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I have a piece of code that filters a list using LINQ, creates a list of instances of an anonymous type, and assigns an event handler to each instance:

// Select every linear expression and create a menu item from it
var items = from expr in expressionList.Expressions
            where expr.Type == ExpressionType.Linear
            let stdExpr = (StandardExpression)expr
            select new
            {
                Menu = new ToolStripMenuItem(stdExpr.Expression), // string
                stdExpr.Slot // int
            };

// Wire a Click event handler to each menu to set the tracked line
foreach (var item in items)
{
    item.Menu.Click += (s, e) => graph.SetTrackedLine(item.Slot);

    menuTrackLineWithMouse.DropDownItems.Add(item.Menu);
}

This works well in that the event handlers get wired and the menus get added correctly. The problem comes when the menu item is clicked, and the handler is fired. No matter what menu item fired the handler, only the last one is ever passed to SetTrackedLine.

An example is if I have two menus, "sin(x)", with slot 0, and "cos(x)", with slot 1, both Click events pass 1 to SetTrackedLine, no matter if "sin(x)" was clicked or "cos(x)" was.

My question is, why does this happen? Shouldn't item.Slot refer to each separate instance of the anonymous type?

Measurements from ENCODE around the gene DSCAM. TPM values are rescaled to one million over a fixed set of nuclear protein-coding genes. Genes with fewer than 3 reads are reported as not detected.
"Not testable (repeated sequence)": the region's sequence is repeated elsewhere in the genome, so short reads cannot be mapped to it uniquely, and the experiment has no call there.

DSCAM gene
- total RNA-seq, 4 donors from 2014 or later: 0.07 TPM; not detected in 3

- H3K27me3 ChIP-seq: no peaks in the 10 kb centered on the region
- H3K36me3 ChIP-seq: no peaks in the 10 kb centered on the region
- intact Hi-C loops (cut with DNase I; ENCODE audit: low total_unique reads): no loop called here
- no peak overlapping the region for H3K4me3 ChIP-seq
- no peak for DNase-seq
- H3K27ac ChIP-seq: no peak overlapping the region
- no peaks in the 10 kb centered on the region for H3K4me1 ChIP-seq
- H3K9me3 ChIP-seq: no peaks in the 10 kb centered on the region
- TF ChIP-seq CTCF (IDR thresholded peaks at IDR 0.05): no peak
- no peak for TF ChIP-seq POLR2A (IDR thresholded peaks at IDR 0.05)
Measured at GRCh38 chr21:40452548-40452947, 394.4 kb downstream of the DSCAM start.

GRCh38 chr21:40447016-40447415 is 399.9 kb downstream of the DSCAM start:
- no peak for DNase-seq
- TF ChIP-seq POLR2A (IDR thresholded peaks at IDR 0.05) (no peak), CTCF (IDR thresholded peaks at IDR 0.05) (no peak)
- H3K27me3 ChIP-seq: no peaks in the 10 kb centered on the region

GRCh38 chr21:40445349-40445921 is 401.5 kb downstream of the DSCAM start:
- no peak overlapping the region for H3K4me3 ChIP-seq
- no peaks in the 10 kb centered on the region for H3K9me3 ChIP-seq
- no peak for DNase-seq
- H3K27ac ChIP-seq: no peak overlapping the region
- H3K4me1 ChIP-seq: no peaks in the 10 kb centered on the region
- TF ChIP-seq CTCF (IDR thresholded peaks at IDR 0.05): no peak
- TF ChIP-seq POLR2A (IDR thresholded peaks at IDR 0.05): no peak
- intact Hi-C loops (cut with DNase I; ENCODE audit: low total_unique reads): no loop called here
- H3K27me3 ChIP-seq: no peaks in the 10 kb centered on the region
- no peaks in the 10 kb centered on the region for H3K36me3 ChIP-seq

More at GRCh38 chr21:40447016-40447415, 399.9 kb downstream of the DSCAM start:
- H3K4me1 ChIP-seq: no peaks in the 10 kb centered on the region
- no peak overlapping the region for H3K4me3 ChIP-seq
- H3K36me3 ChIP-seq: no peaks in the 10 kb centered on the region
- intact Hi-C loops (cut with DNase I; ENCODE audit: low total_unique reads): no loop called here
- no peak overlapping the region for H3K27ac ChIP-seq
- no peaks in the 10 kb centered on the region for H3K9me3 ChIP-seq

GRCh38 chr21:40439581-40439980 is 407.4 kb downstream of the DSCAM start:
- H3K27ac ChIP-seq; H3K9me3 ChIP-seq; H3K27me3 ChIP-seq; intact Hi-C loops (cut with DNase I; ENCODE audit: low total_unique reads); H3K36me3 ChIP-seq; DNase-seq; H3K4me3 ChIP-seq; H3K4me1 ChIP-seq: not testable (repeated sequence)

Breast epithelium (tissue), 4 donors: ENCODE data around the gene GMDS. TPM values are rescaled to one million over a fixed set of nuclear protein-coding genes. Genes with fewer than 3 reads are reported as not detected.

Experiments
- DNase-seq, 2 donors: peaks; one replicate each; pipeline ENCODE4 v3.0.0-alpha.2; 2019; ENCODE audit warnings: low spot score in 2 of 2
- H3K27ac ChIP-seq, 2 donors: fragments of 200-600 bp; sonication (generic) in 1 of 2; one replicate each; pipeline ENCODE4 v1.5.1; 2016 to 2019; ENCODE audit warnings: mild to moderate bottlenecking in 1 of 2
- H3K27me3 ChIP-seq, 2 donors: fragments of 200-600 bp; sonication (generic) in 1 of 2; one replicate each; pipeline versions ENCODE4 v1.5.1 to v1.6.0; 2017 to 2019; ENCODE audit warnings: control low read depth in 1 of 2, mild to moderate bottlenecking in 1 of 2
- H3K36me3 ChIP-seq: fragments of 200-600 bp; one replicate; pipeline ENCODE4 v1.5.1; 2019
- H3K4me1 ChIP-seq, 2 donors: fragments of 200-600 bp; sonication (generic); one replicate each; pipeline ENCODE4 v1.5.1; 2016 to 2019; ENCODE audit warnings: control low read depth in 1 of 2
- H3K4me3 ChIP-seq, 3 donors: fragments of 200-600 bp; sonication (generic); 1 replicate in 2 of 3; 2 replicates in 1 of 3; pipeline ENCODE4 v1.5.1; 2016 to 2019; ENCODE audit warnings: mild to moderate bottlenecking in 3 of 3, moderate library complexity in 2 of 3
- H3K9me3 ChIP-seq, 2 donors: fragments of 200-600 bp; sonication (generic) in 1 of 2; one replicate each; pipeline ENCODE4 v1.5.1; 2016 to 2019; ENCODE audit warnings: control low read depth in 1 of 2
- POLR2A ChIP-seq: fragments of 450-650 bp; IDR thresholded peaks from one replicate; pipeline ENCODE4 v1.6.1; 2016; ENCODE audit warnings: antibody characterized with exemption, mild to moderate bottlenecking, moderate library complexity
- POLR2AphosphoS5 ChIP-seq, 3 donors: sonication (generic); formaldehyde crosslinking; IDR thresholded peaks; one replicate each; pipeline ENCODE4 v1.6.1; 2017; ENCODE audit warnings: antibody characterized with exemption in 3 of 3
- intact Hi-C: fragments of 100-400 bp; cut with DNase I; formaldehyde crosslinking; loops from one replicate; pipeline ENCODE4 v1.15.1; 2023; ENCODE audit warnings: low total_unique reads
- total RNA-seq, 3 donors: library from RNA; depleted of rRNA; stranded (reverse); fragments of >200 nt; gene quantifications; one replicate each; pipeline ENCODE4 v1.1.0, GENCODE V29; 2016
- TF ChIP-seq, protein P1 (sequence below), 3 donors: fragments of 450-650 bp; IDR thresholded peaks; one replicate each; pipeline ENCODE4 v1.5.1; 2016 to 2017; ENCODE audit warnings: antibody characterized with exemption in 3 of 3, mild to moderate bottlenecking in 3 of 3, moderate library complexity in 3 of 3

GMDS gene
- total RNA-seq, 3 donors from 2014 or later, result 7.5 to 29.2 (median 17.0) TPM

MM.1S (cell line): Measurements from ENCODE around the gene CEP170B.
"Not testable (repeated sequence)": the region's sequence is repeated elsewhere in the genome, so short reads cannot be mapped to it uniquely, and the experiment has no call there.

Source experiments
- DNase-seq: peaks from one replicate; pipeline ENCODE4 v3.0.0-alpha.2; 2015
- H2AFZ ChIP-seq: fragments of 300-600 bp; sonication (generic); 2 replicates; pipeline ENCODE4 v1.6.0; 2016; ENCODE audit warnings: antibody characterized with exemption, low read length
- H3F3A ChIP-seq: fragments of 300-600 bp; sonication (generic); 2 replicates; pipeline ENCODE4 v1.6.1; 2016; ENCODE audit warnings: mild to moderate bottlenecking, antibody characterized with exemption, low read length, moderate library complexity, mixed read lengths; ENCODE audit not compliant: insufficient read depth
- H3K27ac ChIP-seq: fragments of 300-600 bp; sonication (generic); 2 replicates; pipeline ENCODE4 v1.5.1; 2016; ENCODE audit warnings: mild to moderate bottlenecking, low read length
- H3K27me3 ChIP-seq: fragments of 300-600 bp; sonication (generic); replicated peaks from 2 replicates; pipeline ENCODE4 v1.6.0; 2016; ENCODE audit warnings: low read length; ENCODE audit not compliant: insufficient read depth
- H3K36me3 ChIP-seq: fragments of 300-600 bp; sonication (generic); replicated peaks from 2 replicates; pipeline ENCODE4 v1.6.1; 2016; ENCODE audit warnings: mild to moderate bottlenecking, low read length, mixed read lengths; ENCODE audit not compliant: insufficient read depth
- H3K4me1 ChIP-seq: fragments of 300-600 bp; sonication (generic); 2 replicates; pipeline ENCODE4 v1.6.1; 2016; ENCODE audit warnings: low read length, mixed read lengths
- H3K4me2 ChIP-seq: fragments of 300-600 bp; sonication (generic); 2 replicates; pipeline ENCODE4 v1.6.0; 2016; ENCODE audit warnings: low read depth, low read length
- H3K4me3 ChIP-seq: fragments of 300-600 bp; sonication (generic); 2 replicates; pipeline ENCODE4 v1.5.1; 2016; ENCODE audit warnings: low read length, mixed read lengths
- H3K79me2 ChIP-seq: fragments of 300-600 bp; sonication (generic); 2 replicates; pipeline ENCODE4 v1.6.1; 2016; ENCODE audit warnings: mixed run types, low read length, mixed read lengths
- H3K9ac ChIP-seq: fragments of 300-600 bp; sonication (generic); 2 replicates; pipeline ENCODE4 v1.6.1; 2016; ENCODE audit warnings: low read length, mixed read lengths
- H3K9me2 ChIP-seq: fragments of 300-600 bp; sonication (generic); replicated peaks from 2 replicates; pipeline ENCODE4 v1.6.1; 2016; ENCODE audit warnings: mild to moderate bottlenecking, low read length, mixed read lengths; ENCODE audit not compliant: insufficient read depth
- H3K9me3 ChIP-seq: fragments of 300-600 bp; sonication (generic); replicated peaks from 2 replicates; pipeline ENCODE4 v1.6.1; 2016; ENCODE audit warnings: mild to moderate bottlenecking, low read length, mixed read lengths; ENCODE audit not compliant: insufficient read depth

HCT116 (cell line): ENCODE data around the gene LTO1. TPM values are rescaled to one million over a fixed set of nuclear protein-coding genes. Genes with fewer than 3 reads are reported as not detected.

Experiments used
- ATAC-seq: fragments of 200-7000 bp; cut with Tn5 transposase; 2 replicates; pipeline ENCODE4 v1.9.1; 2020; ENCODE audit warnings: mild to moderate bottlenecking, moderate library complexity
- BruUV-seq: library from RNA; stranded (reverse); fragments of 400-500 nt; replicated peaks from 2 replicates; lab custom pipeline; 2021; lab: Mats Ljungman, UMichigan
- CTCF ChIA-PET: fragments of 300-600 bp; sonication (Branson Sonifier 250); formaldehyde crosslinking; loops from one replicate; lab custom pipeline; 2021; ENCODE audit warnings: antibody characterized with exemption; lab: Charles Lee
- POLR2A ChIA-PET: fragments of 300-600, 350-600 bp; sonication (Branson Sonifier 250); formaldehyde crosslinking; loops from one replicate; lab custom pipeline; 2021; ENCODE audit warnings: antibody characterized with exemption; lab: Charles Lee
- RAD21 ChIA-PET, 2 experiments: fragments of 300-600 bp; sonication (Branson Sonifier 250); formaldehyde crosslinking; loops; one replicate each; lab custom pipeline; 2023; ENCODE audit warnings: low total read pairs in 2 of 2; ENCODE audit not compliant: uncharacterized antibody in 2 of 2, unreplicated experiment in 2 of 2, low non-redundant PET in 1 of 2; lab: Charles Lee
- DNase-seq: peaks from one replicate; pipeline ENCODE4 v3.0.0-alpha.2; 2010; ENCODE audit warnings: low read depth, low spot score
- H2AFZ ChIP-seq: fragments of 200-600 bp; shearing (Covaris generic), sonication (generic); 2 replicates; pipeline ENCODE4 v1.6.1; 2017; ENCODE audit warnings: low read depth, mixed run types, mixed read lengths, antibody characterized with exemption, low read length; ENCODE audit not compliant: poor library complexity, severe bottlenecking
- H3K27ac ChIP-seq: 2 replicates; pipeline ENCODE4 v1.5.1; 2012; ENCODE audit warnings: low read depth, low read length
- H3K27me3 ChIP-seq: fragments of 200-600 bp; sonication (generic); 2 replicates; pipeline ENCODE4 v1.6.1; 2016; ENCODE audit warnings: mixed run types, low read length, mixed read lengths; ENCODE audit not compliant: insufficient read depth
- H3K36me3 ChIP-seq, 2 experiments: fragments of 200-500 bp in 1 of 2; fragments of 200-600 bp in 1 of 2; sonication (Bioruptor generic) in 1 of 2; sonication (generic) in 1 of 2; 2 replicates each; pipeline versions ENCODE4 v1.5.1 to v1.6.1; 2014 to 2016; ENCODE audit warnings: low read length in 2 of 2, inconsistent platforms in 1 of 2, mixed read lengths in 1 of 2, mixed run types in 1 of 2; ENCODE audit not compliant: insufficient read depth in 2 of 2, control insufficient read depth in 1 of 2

Thanks.

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1 Answer

up vote 9 down vote accepted

You are closing over the loop variable. The problem specifically is here:

(s, e) => graph.SetTrackedLine(item.Slot)
                               ^^^^

The value of item used will be the current value when the lambda expression is run, not the value it had when it was created. This is a "gotcha" of C# and a common error.

Try this instead:

foreach (var item in items)
{
    var item2 = item;
    item2.Menu.Click += (s, e) => graph.SetTrackedLine(item2.Slot);
    menuTrackLineWithMouse.DropDownItems.Add(item2.Menu);
}
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Ah, that clears it up, and that article was also an interesting read. Thank you very much! –  mgbowen Aug 12 '10 at 6:19
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